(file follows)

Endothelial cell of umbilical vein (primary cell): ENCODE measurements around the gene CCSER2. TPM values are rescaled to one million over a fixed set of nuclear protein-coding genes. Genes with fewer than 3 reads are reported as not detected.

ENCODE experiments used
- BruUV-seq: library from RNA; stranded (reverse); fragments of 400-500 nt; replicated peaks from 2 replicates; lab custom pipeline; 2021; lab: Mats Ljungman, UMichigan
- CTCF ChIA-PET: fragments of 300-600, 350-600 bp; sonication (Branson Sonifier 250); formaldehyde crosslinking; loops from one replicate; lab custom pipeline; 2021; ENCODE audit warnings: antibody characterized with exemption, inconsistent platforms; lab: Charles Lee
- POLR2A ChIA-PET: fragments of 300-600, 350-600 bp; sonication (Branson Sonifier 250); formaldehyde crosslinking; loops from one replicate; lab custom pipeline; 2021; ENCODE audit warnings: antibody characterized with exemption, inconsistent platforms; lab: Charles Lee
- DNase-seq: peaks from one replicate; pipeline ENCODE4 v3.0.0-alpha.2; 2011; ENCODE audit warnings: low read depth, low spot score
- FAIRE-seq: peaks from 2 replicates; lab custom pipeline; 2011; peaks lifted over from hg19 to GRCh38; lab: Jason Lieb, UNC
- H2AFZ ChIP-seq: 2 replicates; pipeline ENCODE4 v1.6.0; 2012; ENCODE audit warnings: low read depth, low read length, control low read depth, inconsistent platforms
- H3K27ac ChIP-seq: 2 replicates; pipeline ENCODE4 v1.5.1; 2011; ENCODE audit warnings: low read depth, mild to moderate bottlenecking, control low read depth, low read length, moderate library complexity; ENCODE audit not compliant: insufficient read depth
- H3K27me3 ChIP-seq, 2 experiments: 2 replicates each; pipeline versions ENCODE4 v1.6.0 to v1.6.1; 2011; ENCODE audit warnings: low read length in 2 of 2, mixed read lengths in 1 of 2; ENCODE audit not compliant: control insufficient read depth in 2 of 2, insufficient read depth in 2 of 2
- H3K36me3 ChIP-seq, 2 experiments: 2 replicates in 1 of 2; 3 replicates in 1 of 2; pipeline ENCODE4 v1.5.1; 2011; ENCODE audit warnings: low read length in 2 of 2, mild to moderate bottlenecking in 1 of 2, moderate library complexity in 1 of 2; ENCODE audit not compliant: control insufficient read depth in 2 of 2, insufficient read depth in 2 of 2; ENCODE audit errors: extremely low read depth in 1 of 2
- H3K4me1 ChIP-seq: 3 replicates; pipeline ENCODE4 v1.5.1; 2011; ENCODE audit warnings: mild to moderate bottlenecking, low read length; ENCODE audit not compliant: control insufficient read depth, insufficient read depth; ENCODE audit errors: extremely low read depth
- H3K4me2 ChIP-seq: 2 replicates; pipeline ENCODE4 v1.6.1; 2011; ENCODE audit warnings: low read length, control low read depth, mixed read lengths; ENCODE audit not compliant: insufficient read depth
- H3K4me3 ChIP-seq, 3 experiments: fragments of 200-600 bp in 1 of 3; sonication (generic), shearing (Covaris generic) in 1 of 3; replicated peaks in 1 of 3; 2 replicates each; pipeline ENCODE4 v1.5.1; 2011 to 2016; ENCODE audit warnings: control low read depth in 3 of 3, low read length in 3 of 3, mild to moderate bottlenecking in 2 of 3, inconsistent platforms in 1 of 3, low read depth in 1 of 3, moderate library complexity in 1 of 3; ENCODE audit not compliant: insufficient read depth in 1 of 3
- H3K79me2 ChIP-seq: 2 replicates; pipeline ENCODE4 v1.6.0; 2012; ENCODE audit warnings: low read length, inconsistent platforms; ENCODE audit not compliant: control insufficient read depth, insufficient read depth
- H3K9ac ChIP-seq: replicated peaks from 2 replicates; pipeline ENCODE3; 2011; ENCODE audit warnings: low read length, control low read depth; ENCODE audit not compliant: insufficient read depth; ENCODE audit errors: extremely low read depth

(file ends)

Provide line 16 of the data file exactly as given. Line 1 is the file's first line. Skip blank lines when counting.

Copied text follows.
- H3K9ac ChIP-seq: replicated peaks from 2 replicates; pipeline ENCODE3; 2011; ENCODE audit warnings: low read length, control low read depth; ENCODE audit not compliant: insufficient read depth; ENCODE audit errors: extremely low read depth